Limiting Government Spending to 25% of GDP to Encourage a Vibrant Economy

/Limiting Government Spending to 25% of GDP to Encourage a Vibrant Economy

Limiting Government Spending to 25% of GDP to Encourage a Vibrant Economy

Limiting  Government Spending to 25% of GDP to Allow a Vibrant Economy

Does the headline scare or excite you?  Do you find it responsible or cruel?  Instead of bringing your prejudices with you, read this blog, the report linked to this blog, and look at the budgets available on the web.  A democracy needs an informed electorate. The theme of this article is that it is necessary to limit government spending to 25% of GDP in order to have a vibrant economy.

Total taxation in the United Staes is excessive  and exceeds 39%.  This is too much.  San Francisco based Pacific Research Institute (PRI) recently published a 23 page report analyzing this  which you can download “The 15 Percent Solution: Defining the Affordable Level of Government” by Dr. Wayne Winegarden. I have heard him speak and he gives a very compelling case. This is required reading for anybody who is going to vote on taxation, bonds, or government spending, which is all of us.  The URL is below.

The 15 Percent Solution: Defining the Affordable Level of Government

“Growth in the economy is measured as the growth in inflation-adjusted median family income (Y). In measuring how much spending is excessive, the studies reviewed above measured the optimal size of the government relative to U.S. GDP, finding that total federal, state, and local spending should be (at most) about 25 percent of GDP. Federal expenditures were 21 percent of GDP as of 2016, indicating that current federal expenditures are well past an affordable level.” (See ibid p. 10.)

Simply, the conclusion is that total government spending can’t exceed 25% of GDP without depressing the economy.  This includes Federal, State and Local Government.  If the Government takes 15%, then that leaves 10% at the state and local level.  Unfortunately, our taxes are well beyond that level.

How many Firehouses does your town need?

The example of Firehouses provides an interesting discussing for balancing government spending and services.  Winegarden writes,

In Beyond the New Normal: Accounting for Government, we illustrated this point using the example of a firehouse. Establishing a firehouse in a town without one provides tremendous value. Now, trained professionals can fight fires and reduce the dangers and damage created by fires. If the town is large, a second firehouse will also provide tremendous value, although slightly less value than the first. There comes a point where funding an additional firehouse does not sufficiently improve the town’s safety, relative to the cost of establishing the firehouse. Paying for firehouses beyond this level detracts from the town’s welfare. (ibid p. 7.)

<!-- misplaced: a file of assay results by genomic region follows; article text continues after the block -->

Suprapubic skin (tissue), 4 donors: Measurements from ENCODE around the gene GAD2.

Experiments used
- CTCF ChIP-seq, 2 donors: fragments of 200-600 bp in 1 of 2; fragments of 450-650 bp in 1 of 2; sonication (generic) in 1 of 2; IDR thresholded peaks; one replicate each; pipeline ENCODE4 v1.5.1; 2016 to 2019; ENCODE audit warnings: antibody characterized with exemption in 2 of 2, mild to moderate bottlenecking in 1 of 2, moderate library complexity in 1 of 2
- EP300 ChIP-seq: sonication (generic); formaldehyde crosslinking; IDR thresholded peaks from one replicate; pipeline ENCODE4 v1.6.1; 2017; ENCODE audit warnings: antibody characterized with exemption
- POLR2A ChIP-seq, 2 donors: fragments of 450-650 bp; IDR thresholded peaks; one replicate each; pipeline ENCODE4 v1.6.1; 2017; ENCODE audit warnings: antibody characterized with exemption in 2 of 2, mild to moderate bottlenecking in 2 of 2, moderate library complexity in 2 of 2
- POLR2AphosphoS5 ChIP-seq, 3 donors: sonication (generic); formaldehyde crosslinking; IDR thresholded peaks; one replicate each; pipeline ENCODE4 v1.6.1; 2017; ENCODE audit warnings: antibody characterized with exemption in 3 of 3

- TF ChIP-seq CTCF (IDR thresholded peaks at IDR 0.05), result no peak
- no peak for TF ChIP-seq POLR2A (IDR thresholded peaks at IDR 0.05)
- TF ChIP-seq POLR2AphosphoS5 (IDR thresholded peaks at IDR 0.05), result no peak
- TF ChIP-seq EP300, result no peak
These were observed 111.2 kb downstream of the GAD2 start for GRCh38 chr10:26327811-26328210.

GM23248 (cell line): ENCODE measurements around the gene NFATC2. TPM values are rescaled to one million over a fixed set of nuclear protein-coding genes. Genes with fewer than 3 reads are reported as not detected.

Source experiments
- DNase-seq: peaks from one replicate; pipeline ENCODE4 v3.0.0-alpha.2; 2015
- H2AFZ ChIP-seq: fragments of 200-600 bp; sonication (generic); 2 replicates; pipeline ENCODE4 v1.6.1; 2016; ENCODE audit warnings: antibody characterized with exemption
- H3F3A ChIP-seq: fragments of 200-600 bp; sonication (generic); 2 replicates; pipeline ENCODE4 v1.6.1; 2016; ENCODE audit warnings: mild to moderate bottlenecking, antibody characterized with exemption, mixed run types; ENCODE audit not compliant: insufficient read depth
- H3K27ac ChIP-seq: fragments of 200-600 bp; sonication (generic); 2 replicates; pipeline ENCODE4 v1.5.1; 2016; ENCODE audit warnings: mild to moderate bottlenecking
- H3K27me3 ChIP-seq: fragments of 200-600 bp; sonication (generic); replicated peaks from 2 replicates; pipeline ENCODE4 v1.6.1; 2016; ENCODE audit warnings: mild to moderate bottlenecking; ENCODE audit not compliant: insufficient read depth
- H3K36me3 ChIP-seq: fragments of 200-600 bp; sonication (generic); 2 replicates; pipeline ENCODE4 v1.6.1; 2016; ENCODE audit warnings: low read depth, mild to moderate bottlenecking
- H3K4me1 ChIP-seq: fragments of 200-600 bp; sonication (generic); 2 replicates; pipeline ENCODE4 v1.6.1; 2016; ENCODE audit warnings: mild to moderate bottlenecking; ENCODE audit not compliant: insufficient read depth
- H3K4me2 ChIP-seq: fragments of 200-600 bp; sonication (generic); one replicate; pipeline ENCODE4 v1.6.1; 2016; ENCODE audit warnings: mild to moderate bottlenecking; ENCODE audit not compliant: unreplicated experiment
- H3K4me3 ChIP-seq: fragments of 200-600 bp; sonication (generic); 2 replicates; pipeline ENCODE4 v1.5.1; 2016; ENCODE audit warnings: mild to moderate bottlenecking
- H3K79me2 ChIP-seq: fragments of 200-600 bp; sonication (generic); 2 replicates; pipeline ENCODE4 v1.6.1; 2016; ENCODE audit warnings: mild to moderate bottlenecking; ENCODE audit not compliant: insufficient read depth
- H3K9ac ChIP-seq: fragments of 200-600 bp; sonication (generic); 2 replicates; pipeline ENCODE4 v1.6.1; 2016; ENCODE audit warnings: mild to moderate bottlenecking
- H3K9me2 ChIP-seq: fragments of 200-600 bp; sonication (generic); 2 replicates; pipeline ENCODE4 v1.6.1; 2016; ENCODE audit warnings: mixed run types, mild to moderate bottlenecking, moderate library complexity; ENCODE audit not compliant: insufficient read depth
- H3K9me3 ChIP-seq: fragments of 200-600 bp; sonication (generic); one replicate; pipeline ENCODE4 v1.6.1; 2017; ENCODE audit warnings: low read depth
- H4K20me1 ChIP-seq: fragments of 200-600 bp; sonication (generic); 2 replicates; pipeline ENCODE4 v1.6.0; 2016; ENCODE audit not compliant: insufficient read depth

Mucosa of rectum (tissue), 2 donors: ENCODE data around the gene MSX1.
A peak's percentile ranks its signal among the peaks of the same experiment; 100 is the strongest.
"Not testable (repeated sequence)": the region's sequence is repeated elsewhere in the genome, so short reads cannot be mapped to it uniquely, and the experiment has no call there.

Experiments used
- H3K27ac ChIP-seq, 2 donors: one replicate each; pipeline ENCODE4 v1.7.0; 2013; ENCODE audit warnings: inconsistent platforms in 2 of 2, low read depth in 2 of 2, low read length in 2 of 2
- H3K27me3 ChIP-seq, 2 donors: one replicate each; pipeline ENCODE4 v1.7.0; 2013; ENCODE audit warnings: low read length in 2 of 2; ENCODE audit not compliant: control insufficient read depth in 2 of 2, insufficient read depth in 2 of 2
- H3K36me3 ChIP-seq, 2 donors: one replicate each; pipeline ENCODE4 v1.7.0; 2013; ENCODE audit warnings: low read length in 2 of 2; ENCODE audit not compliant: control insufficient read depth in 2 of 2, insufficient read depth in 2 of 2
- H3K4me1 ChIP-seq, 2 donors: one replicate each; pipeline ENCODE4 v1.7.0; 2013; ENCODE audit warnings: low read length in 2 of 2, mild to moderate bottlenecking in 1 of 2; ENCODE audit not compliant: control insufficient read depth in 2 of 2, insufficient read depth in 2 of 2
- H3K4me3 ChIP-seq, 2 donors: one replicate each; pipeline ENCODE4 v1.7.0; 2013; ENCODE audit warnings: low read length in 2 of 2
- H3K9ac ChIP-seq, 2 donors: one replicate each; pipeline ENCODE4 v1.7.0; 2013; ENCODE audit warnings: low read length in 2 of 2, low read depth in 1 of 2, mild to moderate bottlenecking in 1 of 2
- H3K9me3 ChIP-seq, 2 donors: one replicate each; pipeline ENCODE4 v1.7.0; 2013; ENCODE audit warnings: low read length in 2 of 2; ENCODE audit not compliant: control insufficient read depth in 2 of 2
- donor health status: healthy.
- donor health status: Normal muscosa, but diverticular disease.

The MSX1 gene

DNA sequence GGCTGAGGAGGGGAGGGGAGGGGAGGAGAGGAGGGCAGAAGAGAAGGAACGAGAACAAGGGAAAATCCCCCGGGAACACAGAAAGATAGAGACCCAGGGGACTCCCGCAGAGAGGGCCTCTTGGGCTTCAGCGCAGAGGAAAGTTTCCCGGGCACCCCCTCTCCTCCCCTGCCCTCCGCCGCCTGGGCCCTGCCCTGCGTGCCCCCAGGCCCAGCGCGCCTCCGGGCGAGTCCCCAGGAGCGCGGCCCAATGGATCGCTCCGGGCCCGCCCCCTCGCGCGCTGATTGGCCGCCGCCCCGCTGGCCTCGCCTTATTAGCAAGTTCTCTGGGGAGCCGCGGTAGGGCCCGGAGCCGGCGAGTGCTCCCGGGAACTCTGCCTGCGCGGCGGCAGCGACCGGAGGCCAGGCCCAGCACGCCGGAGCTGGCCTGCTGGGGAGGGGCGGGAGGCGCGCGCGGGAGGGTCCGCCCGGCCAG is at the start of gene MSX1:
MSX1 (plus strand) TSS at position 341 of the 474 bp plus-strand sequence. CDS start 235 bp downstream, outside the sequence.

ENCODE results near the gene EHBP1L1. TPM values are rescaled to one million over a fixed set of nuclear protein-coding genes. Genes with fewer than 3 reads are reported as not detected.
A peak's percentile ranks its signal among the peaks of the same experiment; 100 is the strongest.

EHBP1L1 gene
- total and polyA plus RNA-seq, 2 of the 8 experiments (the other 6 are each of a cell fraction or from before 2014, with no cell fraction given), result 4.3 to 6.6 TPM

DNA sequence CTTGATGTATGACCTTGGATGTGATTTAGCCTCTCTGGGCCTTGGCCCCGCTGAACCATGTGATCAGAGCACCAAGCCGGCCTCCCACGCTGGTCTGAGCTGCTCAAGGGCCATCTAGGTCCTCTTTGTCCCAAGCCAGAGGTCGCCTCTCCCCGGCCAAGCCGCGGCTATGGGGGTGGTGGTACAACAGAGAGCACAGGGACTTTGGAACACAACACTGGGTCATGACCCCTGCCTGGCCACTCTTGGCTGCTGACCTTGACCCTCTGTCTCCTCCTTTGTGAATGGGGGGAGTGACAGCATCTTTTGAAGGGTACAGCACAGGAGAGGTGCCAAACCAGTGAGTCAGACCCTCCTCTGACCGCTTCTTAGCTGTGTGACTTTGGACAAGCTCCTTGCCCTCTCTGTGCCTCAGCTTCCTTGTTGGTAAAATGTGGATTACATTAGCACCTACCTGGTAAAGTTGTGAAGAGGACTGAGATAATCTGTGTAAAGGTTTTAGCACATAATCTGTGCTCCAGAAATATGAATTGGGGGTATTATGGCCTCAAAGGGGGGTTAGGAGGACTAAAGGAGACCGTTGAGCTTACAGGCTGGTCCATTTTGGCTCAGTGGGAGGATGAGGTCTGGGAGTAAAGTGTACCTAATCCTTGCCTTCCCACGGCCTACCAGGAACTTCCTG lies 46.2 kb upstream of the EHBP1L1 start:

My town of Los Altos chose to have two fire houses, due to the response time.  Further, they decided to outsource them to the county.  There were many argument for having the county run the fire department. First, it was less expensive since there was an economy of scale to having a large organization such as the county manage the fire department; they can backup and shift resources as needed without additional hiring.  Additionally, managing more public employees comes with quite a burden and risk.  Due to the large unfunded pension liability for public employees in CA, public employees pensions put a city at great financial risk. See our previous blog Pension Reform.

It was not without a few missteps.  They county personnel did not know the city geography well, and managed to drive a brand new half million dollar fire truck over a light wooden bridge, and everyone ended up in the creek!  Nonetheless, it has bee a good partnership. This just brings up another wasteful government practice, which is driving a fire truck when it is simply a medical emergency and all that is needed is an ambulance.  If this were a business, they would not likely do this.

Los Altos chose to outsource fire services to the county, minimizing cost and putting some of the risk for the employees unfunded pension liability back on to the county.  Simply, Los Altos minimized expense and risk, while maximizing service.  This is generally how government should be managed.  Getting local government spending down to 10% of GDP will require a lot more than this, but it is a start.

I endorse Dr. Alex Glew for the California Assembly District 24 Seat and you can use my name in public.

I am interested in the Following:
Posting a Glew 2018 sign in my yard or businessTalking to my neighbors about AlexHosting an event for AlexVolunteering to help in the campaign officeWriting "dear friend" postcardsWalking my own precinctVolunteering to make calls from the campaign officeVolunteering to make calls from homeJoining the eyes and ears teamHelping install/deliver signsOther

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Does the State of CA spend to much causing you to pay too much CA State tax?

Read More about the CA Budget

Do we need a defined debt limit in order to put a brake on government debt accumulation?

Read More about Defined Debt Limit

Does the United States Federal Government spend too much causing you pay too much Federal Tax?

Read More about the Federal Budget

Does the Santa Clara County Government spend too much causing you pay too much County Tax?

Read More about the Santa Clara County Budget

Does the San Mateo County Government spend too much causing you pay too much County Tax?

Read More about the San Mateo County Budget

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